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University of Basel

Diversity & inclusion

Diversity Header
Image: University of Basel, SUAN Conceptual Design

Taking into account the social aspects of sustainable development, the University of Basel sees itself as an organization that values and promotes its members’ wide range of potential, regardless of age, religion, gender, cultural heritage, sexual orientation or disability.

Equal Opportunities goes Diversity

After 20 years, the Equal Opportunities Office became the Office for Diversity in 2018. At the same time, the new direction was a topic at the anniversary event and public lecture series on diversity research carried out during the 2018 fall semester in collaboration with the Center of Gender Studies.

Equal opportunity & internationalism

The focus remains on increasing the percentage of women in positions requiring higher qualifications. It has been shown that women are equally represented in undergraduate, graduate and doctorate studies but that their numbers drop in the career path to professorships. Of 338 professorships, only 22% are filled by women. This phenomenon is called "leaky pipeline".

To increase the percentage of appointable women, the antelope career program has been supporting around 60 highly qualified female scientists in their career development each year since 2014. This is also helping to realize the cantonal mandate.

Another important target group is international PhD students and postdoctoral students. Café International, a joint event series organized by the International Office and the language center, offers them a forum during four annual events to discuss intercultural challenges and resources.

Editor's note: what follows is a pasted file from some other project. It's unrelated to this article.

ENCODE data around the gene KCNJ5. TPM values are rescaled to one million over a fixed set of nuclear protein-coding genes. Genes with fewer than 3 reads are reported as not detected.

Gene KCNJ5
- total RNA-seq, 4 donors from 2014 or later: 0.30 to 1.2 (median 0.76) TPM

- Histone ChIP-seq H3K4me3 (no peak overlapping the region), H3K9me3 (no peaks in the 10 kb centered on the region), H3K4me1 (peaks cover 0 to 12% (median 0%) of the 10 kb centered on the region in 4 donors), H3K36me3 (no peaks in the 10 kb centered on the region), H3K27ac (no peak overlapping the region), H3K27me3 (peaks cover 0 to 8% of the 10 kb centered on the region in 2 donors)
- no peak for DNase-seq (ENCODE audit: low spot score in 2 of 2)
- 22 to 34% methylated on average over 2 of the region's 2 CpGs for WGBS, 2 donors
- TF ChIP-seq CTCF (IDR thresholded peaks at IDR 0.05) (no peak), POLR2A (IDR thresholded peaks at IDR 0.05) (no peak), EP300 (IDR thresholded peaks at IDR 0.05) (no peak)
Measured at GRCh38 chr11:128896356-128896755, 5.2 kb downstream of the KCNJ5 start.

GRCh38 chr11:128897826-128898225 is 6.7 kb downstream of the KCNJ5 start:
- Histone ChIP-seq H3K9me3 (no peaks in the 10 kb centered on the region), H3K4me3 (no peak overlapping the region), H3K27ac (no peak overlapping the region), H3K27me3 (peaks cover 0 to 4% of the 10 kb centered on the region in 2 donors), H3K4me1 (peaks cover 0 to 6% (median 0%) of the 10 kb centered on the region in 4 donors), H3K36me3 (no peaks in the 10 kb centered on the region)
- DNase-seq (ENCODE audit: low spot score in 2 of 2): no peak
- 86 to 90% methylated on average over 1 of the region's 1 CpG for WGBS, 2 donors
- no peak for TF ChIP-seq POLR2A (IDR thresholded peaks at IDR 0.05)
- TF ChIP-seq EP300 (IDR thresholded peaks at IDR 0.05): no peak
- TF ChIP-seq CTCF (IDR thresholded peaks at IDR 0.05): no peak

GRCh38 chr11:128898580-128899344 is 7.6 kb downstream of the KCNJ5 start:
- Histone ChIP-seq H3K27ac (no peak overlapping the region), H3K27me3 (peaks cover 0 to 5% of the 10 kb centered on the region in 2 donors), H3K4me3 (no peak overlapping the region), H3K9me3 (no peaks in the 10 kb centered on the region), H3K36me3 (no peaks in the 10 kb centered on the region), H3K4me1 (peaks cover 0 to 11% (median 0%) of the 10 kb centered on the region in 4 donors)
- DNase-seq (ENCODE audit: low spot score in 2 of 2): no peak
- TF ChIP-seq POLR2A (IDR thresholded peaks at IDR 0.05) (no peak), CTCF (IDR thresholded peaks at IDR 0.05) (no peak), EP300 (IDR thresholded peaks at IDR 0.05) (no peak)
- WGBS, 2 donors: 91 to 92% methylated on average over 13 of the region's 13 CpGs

Inclusion: Students without Barriers

The Students without Barriers (StoB) service point at the University of Basel supports students with physical, chronic or mental disabilities, as well as helping the faculties to meet the special needs of these students. The number of people receiving support has increased from 40 in 2012 to more than 100 persons. In 2018, 67 students received compensation for disadvantages, such as in the form of special exam rooms or extra time allowed for taking exams. For people with multiple disabilities, the StoB has a pool of assistants available to serve as writing aids, for example.

Scholarships

Each year, the university’s Social Services office grants scholarships to around 150 financially disadvantaged students. What makes this financial support unique is that there is a tradition for lecturers, alumni and students to donate to these scholarships as well. Each semester, around a quarter of students donate 10 francs each to support their fellow students.

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